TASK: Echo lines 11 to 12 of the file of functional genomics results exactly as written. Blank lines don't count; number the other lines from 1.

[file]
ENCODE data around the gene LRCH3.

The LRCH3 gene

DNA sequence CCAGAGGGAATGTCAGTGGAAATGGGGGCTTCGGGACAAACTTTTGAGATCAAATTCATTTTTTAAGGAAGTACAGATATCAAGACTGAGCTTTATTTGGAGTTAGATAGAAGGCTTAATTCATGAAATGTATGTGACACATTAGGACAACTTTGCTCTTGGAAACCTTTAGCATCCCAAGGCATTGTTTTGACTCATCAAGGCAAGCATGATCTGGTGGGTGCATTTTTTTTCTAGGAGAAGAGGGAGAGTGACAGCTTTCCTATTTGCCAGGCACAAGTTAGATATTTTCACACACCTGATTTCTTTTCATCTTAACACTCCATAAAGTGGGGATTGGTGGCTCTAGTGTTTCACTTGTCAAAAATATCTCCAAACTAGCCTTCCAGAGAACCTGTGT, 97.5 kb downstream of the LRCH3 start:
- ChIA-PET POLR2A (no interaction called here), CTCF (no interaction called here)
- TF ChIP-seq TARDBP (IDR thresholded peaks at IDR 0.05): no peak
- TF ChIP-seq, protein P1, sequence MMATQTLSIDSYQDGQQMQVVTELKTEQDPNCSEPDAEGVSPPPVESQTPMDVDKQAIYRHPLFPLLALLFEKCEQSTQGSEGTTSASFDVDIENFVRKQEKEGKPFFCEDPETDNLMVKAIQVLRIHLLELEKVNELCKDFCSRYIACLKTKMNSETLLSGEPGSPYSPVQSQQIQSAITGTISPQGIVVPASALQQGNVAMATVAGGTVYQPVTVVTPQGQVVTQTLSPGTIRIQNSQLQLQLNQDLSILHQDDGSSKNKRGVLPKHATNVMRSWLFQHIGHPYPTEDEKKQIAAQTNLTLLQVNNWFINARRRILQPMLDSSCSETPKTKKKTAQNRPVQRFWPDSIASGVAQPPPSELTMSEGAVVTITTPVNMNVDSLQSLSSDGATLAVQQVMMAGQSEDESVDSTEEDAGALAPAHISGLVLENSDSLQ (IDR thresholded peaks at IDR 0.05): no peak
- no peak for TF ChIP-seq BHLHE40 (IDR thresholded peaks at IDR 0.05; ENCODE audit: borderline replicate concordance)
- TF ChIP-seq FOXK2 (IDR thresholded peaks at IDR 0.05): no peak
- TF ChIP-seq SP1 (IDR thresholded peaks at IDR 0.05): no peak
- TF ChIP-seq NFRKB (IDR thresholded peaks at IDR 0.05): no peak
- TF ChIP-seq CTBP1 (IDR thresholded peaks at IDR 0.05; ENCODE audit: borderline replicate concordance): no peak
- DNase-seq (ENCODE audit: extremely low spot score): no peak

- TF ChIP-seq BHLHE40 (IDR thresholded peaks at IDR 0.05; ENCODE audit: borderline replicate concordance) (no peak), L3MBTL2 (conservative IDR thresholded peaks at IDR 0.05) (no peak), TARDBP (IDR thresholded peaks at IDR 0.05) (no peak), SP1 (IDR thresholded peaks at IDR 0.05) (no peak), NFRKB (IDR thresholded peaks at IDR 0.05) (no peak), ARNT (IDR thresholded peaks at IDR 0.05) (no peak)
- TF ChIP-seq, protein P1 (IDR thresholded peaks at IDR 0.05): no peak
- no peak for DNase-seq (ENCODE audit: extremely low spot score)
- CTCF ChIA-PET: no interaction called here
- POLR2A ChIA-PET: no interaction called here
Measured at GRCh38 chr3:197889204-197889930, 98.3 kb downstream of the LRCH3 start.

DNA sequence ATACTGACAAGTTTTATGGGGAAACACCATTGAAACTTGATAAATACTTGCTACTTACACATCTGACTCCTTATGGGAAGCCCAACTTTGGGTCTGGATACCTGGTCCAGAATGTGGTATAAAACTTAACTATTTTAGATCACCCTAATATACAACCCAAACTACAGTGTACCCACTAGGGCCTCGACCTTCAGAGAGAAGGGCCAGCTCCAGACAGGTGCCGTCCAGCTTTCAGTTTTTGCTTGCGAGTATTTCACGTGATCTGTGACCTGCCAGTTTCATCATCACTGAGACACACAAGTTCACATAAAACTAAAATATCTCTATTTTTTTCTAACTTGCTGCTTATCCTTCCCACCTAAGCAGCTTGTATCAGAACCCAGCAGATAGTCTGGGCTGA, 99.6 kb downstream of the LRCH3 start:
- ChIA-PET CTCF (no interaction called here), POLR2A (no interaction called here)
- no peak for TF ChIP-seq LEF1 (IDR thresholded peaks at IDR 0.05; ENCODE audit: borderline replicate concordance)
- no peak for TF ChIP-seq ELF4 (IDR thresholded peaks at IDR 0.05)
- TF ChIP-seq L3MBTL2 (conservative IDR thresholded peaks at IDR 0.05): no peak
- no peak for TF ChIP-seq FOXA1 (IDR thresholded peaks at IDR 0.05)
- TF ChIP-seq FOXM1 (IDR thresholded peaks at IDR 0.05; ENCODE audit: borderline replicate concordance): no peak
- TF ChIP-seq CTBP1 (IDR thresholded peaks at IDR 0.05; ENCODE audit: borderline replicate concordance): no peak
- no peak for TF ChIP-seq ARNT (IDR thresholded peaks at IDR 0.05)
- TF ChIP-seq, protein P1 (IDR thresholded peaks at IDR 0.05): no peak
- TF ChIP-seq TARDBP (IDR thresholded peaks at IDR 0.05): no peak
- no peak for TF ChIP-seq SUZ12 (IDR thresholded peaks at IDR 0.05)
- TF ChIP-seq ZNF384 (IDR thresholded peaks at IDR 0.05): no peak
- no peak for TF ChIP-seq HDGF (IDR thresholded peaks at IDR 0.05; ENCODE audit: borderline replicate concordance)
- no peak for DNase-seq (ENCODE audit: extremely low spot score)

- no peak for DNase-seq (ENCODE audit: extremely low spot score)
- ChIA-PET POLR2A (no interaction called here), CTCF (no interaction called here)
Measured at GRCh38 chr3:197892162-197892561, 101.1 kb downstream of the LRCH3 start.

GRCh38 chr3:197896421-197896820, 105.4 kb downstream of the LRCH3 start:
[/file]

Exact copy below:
- TF ChIP-seq CTBP1 (IDR thresholded peaks at IDR 0.05; ENCODE audit: borderline replicate concordance): no peak
- DNase-seq (ENCODE audit: extremely low spot score): no peak